On what he would put the chances of there being a strike or lockout in 2011:

“Well one thing for sure, you can’t say a holdout on the players’ side because we’re not striking over labor negotiations; we’re okay with everything, so labor is not an issue with us as far as where we stand from there. But from the owners’ standpoint, you have to put it at 100 percent. I said it over a year ago heading into training camp. People called me crazy for making those statements but it was the truth. And I think here we are sitting here less than a year from a possible lockout from the owners’ side, the fans have to understand that this isn’t the players doing this. This can be a trickle down effect from the owners meaning no games, no stadium revenues, meaning people who are employed at the stadium – you’re talking about over 100,000 stadium workers that will get laid off because there will be no season played. And then ultimately bar and restaurant owners, vendors, hot dog vendors who may possibly lose out because there are no games on Sunday. I can only imagine. I know what it’s like here in Pittsburgh on Sundays, so now I can only imagine over the course of 31 other NFL cities, there’s going to be a trickle down effect for business owners as losing money.  And I think it’s a reality that these people need to start thinking about what they’re going to do if there is no season in the 2011 season. So it’s just really, really frustrating for a lot of people, and I think that everybody wants a deal, but make sure it’s a fair deal for both sides. Just make sure it gets done.  But just to make myself clear – this is not a strike by the players; we’re not fighting over labor issues. This is an actual lockout coming from the owners locking out the players that can ultimately have a trickle down effect on everybody.”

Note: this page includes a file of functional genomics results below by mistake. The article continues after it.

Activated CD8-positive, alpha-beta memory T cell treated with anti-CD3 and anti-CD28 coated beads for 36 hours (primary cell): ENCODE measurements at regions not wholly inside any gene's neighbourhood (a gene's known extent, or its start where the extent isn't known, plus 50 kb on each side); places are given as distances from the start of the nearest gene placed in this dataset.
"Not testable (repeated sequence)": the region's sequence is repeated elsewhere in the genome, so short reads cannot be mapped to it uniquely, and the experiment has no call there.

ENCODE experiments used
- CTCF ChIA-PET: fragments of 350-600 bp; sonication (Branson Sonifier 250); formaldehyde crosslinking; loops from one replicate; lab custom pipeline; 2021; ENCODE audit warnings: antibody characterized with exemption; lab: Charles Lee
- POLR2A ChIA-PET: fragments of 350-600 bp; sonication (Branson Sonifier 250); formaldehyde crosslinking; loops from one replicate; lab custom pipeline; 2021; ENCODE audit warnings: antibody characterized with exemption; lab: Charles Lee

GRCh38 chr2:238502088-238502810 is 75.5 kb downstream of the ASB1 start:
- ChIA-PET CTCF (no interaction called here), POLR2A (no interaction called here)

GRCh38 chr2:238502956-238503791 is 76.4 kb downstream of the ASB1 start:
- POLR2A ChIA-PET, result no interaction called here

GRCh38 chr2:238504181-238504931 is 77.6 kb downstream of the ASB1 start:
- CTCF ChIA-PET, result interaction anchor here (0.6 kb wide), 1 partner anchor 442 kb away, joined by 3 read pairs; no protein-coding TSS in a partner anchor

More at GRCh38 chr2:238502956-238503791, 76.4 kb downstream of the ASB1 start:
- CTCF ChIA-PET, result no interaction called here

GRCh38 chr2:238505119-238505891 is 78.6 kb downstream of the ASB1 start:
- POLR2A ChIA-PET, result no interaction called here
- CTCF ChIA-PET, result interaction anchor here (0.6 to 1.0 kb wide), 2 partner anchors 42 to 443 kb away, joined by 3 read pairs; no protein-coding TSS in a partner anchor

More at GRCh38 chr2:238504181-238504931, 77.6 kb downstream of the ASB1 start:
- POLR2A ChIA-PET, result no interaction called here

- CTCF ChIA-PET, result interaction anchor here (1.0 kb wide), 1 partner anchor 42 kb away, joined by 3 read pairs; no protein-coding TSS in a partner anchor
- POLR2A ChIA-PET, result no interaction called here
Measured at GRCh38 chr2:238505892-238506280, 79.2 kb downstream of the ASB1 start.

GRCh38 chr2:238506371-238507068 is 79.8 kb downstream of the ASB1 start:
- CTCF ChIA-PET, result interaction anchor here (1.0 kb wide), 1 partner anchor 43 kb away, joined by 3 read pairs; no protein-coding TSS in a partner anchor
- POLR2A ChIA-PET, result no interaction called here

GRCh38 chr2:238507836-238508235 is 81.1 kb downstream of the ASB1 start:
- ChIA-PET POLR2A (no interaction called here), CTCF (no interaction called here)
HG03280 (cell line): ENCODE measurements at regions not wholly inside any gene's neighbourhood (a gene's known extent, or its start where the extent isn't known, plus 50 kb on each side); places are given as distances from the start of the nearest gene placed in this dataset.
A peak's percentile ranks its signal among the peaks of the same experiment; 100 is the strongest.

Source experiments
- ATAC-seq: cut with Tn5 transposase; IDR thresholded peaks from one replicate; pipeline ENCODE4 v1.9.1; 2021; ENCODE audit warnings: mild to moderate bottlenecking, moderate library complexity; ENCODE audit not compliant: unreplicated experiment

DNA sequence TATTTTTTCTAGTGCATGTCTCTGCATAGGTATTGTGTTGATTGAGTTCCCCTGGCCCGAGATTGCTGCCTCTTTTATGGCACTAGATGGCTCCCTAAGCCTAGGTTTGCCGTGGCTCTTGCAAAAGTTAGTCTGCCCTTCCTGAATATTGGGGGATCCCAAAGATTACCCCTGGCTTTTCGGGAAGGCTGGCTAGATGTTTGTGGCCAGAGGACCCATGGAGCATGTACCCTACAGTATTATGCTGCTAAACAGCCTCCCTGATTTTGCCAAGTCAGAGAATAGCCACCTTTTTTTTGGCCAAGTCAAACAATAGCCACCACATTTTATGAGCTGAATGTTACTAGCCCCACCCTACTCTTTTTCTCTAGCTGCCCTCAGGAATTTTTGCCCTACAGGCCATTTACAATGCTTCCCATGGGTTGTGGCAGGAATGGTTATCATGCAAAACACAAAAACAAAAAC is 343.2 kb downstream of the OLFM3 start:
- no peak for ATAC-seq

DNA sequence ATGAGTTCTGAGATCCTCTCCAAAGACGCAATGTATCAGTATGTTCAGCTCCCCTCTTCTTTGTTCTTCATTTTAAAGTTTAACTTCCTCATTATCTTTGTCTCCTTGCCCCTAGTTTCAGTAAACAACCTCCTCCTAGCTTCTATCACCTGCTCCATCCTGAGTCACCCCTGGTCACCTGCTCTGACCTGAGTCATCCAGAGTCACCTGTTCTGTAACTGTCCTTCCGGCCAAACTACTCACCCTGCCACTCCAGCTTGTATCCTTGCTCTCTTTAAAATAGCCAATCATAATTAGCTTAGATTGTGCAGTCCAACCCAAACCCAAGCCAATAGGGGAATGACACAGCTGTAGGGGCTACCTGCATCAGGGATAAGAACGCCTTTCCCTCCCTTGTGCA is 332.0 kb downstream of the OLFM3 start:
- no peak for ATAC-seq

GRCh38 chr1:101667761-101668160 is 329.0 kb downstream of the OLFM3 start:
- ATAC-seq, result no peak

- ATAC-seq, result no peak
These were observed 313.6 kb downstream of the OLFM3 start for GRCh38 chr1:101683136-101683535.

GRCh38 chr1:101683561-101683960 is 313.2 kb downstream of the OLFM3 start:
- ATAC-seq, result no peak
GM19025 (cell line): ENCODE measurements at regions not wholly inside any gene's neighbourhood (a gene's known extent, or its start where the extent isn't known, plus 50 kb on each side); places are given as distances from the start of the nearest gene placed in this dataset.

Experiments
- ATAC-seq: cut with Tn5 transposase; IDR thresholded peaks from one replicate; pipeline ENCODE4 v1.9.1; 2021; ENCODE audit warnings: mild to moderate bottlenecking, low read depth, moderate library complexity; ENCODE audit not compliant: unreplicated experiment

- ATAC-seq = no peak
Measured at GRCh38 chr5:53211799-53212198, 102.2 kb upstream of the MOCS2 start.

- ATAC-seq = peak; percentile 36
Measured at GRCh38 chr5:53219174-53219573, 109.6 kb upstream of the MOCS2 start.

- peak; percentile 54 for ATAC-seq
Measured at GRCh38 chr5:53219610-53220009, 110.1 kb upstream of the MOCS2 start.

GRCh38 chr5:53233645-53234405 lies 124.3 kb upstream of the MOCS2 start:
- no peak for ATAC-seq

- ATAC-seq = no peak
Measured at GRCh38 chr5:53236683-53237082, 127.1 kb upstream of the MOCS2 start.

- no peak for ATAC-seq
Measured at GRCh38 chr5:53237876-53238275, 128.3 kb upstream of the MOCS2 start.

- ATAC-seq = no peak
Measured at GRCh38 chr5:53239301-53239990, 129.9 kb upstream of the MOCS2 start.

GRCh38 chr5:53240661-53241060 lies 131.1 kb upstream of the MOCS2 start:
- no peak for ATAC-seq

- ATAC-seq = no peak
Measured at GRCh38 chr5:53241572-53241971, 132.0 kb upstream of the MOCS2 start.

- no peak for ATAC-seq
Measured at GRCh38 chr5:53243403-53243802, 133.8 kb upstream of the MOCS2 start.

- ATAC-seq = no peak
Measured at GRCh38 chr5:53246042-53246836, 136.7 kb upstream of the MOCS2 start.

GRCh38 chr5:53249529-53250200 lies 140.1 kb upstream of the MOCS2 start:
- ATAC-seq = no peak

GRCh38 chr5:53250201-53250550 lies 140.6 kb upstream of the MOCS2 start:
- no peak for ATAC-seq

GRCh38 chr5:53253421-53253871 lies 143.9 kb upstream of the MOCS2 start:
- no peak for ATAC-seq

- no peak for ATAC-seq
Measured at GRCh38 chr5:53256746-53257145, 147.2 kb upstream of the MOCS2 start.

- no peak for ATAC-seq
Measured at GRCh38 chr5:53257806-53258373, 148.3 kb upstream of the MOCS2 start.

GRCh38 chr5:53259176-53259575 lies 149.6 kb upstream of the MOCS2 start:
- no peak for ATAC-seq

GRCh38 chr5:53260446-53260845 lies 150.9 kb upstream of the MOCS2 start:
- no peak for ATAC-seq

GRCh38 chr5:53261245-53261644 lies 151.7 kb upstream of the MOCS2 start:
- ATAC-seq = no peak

On watching the development of head coach Mike Tomlin, who just yesterday was awarded with a three-year contract extension: